Split precincts, in which one polling place serves voters in more than one state House or Senate or Congressional district, can be confusing for voters and complicated to operate, and the General Assembly has struggled for several years to address the issue. VACo has historically supported the ability of the General Assembly to make technical adjustments to state or Congressional district lines in order to correct errors or make other small changes to “reunite” split precincts as the simplest method to ameliorate split precincts. However, bills to authorize such technical adjustments have been vetoed in the past, in keeping with an interpretation of the Virginia Constitution that such changes would constitute impermissible mid-decade redistricting. Last year, a Constitutional amendment passed that would make clear that limited technical adjustments would be authorized, but this year it failed to emerge from subcommittee.
SB 740 (Obenshain and Barker) has been considered in similar form in the last several years and takes the position that localities should be responsible for making changes to local precinct lines after the completion of General Assembly redistricting in order to ensure that no precincts are split. Under the bill, the local governing body would need to apply for a waiver from the State Board of Elections to operate a split precinct if it was unable to draw precinct lines so as to avoid operating a precinct with fewer than the statutory minimum number of voters.
When the bill was heard in subcommittee in the House Privileges and Elections Committee, VACo raised concerns about the bill’s assumption that localities can wait until the completion of General Assembly redistricting to undertake local redistricting efforts. Counties with local elections in November 2021 will need to begin work on redrawing local district lines as soon as Census data is available (which is expected in February 2021) in order to be prepared for the November general election and potentially also August primaries (typically the legislature delays primaries that would otherwise be held in June of a redistricting year until August, although the General Assembly will need to pass legislation with an emergency clause in 2021 to do so). If General Assembly redistricting is not completed in a timely manner, localities would be challenged to fix any precinct splits created by state redistricting (or seek waivers to operate split precincts), notify voters of any changes in precinct assignments, and make other preparations for an August primary and early voting for the November general election, which would start in mid-September. VACo is working with the patrons on amendments to make the bill more workable for localities, particularly those counties with November 2021 elections.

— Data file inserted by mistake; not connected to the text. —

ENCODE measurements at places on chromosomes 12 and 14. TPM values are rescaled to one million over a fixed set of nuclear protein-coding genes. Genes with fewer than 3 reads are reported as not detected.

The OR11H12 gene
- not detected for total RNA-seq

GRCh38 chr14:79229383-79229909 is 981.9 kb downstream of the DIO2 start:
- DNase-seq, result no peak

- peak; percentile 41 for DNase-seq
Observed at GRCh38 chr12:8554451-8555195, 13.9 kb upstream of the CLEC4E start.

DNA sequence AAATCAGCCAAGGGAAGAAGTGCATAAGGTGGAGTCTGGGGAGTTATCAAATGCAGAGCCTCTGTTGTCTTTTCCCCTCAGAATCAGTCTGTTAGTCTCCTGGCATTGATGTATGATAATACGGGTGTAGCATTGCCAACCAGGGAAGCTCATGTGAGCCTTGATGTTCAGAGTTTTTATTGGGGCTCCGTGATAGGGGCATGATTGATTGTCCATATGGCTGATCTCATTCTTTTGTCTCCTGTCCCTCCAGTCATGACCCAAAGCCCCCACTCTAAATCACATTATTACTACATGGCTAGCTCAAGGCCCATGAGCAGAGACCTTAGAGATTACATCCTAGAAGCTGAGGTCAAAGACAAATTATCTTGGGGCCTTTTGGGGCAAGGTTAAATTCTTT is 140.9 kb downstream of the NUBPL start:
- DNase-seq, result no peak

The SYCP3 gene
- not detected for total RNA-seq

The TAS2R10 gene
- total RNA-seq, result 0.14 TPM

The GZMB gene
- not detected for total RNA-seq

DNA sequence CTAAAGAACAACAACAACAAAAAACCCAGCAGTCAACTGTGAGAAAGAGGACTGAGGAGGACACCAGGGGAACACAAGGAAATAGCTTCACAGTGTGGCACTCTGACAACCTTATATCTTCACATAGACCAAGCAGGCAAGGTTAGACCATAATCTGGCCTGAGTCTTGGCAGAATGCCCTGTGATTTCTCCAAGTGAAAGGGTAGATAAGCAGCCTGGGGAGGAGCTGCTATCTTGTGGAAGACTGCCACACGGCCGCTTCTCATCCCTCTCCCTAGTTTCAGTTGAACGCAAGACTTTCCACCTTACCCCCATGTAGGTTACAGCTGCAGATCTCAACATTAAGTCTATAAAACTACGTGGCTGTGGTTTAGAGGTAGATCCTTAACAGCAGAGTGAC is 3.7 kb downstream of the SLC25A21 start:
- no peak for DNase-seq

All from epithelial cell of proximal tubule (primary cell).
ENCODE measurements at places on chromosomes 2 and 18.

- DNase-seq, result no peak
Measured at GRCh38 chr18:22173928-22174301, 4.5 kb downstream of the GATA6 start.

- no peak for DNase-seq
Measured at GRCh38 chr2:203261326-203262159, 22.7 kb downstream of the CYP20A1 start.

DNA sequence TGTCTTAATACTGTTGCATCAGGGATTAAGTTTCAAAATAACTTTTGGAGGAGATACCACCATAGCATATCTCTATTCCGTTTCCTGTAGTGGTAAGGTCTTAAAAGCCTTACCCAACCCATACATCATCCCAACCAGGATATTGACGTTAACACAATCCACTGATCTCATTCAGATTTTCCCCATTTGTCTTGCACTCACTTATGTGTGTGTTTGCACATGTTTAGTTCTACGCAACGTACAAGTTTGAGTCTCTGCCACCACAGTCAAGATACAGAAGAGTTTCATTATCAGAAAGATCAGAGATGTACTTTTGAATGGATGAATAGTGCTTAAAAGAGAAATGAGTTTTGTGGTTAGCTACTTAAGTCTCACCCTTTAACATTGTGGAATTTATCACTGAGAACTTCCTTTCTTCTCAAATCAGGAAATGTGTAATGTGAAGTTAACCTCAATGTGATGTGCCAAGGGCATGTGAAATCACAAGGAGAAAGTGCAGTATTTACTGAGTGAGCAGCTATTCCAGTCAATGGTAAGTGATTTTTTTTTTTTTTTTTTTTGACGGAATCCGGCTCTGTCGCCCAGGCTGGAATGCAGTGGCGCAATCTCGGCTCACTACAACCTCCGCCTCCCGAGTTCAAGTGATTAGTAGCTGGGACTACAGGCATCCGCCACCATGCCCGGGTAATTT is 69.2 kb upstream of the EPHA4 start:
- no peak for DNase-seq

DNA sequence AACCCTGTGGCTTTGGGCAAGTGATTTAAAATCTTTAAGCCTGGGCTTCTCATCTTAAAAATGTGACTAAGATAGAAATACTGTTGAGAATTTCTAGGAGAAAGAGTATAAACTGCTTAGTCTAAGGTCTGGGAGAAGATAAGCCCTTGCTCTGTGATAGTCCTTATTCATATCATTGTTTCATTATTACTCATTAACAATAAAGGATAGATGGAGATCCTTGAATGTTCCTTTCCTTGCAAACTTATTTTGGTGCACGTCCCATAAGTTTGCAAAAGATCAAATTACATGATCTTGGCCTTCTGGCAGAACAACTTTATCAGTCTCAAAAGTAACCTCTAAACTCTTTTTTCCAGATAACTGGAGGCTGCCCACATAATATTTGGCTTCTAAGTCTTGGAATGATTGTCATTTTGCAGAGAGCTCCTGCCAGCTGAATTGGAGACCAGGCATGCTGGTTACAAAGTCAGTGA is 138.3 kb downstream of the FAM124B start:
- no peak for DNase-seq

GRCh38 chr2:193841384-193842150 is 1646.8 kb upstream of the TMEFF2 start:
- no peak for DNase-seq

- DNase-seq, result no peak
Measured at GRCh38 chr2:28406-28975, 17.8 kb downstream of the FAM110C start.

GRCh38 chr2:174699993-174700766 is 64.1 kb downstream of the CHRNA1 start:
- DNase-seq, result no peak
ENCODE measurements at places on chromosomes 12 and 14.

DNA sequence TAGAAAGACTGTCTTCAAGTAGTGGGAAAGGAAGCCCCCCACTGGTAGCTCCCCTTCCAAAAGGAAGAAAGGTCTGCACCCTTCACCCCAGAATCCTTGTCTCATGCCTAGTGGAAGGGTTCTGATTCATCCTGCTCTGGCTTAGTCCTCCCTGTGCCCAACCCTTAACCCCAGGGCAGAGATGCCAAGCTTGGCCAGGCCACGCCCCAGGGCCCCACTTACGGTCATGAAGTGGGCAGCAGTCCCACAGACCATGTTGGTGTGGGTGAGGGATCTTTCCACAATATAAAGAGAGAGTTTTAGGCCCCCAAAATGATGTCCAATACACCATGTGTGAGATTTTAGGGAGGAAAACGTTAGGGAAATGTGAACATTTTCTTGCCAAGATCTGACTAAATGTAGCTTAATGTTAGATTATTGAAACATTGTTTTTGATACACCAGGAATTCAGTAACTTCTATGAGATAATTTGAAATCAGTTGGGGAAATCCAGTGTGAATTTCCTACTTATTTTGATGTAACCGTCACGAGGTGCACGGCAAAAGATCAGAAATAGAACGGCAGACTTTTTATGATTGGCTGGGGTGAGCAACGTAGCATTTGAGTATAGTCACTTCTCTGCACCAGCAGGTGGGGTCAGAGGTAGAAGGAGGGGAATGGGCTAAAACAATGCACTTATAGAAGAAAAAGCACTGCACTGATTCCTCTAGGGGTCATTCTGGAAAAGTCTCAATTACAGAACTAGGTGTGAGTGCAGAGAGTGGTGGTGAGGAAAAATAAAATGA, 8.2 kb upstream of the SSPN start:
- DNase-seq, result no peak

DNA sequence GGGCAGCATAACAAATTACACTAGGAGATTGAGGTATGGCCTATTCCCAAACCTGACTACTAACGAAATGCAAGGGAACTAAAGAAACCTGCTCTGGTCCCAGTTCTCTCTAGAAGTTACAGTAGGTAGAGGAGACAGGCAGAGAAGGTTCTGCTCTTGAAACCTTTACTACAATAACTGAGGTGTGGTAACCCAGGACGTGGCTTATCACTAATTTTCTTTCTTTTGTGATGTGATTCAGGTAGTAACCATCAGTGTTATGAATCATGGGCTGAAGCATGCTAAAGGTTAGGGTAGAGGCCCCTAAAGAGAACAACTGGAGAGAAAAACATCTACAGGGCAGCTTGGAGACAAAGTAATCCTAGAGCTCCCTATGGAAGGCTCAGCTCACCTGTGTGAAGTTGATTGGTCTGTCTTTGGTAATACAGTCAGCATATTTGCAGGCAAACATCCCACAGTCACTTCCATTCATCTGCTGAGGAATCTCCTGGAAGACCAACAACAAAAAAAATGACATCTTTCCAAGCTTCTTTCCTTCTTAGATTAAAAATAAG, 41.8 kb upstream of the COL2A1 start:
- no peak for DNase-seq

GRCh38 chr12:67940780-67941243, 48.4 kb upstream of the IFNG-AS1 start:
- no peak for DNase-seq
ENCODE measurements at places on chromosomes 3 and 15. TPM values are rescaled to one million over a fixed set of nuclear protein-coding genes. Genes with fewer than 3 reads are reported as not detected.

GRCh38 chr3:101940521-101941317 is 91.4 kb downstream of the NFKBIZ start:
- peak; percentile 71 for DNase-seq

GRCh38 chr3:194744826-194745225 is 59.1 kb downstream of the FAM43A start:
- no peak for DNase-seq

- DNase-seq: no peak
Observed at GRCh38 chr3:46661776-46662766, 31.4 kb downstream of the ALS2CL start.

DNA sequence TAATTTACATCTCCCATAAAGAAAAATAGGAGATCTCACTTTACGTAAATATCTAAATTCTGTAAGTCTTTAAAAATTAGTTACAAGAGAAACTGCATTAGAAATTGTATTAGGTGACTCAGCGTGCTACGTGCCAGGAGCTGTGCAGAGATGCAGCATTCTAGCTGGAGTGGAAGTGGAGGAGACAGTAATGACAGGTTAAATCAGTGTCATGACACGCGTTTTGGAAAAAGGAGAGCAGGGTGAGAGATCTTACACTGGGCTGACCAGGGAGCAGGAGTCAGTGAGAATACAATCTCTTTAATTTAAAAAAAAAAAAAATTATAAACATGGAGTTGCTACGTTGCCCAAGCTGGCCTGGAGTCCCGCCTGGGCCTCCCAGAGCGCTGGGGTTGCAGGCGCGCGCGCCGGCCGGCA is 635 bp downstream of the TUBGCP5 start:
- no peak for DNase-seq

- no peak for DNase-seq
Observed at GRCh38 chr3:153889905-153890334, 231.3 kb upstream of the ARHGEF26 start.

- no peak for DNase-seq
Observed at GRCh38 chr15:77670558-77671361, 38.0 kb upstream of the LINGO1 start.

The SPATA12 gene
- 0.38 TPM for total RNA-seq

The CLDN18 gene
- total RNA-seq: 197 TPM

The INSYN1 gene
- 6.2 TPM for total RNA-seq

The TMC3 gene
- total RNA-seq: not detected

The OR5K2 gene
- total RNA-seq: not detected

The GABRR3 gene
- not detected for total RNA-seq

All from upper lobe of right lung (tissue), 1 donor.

VACo Contact: Katie Boyle